### Video Transcript

Which of the following graphs represents the equation π¦ is equal to π₯ squared plus three?

So in order to enable us to solve this problem, what Iβve done is that Iβve actually drawn a sketch of the graph π¦ is equal to π₯ squared. As we can see with π¦ is equal to π₯ squared, we actually have a repeating root. So it just touches the π₯-axis. And it does that at the origin, so the point zero, zero. And thatβs because if π¦ is equal to zero, then π₯ will also be equal to zero. We can also note that the π¦ equals π₯ squared graph is a U-shaped parabola. Okay, brilliant. So we know the basic shape of π¦ equals π₯ squared. Letβs look at ours which is π¦ is equal to π₯ squared plus three.

So our graph is going to be a U-shaped parabola, like π¦ is equal to π₯ squared. But because itβs π¦ is equal to π₯ squared plus three, we know that transformation is taking place. And this transformation is a shift. And weβll have a look at some shift rules to work out which shift it is.

Our first shift rule is that π π₯ plus π, and the plus π is within the parenthesis, is equal to a shift of negative π units in the π₯-axis. What this actually means is that all the π₯-coordinates will actually have π subtracted from them. And the other shift rule is that π π₯ plus π, this time noting that the plus π is actually outside the parenthesis, is equal to a shift of π units in the π¦-axis. And what this means in practice is actually we add π units to all of our π¦-coordinates.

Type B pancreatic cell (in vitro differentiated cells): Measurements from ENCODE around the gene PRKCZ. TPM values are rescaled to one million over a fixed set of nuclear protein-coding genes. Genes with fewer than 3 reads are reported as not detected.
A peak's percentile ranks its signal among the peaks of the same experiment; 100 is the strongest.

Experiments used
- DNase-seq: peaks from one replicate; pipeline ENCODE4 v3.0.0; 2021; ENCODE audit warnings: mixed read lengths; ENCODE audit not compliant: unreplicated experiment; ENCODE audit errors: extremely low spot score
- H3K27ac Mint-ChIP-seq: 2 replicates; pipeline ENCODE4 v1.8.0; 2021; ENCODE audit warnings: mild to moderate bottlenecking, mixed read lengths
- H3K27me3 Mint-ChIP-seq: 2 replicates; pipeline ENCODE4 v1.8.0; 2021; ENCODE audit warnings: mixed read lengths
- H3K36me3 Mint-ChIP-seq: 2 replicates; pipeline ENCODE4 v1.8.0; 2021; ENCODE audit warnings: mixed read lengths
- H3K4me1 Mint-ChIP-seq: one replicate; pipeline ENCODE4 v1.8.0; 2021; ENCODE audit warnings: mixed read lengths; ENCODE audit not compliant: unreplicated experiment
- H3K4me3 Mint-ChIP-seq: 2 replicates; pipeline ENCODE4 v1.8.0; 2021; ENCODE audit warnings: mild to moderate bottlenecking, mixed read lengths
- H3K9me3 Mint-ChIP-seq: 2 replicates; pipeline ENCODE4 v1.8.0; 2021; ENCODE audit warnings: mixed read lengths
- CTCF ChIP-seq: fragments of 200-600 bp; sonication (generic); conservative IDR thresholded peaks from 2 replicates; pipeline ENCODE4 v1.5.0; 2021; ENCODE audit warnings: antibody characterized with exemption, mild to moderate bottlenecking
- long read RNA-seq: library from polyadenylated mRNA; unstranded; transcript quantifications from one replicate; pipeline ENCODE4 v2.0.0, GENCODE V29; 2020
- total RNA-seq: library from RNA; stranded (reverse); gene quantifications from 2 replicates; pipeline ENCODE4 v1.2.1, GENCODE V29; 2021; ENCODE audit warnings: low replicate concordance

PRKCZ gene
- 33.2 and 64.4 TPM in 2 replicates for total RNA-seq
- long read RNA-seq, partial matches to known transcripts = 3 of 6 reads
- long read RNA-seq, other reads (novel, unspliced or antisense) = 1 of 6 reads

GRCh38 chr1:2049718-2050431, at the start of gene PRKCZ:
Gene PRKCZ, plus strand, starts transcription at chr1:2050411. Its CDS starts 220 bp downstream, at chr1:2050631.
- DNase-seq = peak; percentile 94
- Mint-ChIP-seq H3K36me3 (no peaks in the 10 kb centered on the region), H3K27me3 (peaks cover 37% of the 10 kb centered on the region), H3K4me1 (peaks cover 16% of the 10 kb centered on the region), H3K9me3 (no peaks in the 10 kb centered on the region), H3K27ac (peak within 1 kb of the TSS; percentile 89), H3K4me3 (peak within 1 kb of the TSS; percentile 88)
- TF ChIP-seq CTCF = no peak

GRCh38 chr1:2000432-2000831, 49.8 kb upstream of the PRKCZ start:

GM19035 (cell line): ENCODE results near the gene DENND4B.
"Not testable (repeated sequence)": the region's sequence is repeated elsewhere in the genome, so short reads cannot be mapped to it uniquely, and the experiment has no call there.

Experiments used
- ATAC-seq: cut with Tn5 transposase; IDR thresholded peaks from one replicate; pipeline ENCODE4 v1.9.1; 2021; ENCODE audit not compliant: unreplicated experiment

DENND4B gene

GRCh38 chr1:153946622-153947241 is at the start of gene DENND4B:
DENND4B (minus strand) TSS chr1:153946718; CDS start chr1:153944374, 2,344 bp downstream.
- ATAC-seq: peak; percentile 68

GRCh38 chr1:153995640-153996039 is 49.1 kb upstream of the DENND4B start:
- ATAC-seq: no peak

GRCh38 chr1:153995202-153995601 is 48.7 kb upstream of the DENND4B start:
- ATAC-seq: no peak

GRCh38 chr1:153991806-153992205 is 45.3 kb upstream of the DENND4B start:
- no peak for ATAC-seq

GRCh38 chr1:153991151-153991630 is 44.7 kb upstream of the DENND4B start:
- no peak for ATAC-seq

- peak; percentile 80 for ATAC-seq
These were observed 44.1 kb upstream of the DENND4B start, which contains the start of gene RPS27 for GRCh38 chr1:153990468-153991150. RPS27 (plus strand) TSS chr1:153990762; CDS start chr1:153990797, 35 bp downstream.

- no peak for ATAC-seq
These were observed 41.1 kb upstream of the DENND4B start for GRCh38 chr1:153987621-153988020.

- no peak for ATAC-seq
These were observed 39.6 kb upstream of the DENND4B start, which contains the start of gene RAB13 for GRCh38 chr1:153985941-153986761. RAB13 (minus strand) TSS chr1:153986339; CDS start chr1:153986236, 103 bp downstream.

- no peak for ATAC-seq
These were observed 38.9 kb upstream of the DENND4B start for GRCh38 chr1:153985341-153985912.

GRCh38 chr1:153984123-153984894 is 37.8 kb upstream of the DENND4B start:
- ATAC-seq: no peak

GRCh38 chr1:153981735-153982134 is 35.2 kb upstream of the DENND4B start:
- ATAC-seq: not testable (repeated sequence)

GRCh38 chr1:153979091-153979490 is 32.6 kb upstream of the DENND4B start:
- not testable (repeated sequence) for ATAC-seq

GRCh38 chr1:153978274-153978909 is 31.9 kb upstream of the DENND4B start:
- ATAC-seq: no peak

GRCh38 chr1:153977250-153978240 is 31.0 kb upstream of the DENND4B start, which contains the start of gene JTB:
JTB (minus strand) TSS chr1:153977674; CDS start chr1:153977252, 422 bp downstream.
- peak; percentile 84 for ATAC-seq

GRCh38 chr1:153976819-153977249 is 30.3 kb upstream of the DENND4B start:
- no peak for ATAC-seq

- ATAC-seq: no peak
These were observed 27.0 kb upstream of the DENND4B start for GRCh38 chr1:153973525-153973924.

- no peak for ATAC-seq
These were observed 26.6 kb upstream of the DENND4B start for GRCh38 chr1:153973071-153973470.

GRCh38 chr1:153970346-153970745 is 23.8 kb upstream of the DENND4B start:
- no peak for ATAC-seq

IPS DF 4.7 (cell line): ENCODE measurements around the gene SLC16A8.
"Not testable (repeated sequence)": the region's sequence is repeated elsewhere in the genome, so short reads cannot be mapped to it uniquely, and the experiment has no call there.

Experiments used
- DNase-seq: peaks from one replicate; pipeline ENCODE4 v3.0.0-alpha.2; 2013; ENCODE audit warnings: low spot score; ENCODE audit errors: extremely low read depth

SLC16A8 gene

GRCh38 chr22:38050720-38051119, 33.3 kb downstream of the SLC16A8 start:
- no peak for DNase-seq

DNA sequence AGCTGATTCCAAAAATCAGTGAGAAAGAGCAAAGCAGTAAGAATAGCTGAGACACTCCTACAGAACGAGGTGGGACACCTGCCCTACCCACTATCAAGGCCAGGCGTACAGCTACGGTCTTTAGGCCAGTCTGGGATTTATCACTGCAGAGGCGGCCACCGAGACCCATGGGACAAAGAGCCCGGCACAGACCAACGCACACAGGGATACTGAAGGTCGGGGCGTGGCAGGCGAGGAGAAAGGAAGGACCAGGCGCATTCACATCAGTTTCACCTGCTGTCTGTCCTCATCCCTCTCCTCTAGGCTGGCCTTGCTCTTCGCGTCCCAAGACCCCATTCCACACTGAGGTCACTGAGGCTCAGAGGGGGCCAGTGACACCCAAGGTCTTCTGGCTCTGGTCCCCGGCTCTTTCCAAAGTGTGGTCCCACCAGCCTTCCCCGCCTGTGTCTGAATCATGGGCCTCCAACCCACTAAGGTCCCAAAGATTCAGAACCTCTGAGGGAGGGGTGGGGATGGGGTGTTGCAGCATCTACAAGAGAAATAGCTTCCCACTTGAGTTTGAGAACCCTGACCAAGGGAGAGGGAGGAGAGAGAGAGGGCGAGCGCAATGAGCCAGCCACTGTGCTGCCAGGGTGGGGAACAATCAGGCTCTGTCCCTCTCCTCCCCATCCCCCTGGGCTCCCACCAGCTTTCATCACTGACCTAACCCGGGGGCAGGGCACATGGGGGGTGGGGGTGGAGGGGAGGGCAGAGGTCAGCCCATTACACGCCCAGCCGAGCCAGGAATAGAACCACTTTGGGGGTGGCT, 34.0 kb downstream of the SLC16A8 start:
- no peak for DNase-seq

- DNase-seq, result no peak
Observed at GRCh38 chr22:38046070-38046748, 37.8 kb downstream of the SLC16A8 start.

So if we take that back at our function, weβve got π¦ is equal to π₯ squared plus three. Well, this is actually just like the second shift rule that weβve looked at because itβs the same as that π₯ squared. And then weβve added three to it. So therefore, our transformation is going to be a shift of plus three units in the π¦-axis. So what this means in practice is that weβre actually going to add three to the π¦-coordinates of the minimum point cause this is gonna help us identify the graph. Well, our minimum point in a graph of π¦ equals π₯ squared was zero, zero. So therefore, our minimum point is gonna be equal to zero, three because weβve added three units onto our π¦-coordinate.

Okay, great. So with this in mind, letβs choose which graph is the correct graph of this equation. So therefore, we can say that the graph π is the correct graph that represents the equation π¦ is equal to π₯ squared plus three. And we can see that because the minimum point, as we highlighted here, is zero, three. And thatβs what weβre looking for because weβve actually shifted the π₯ squared graph three units in the π¦-axis.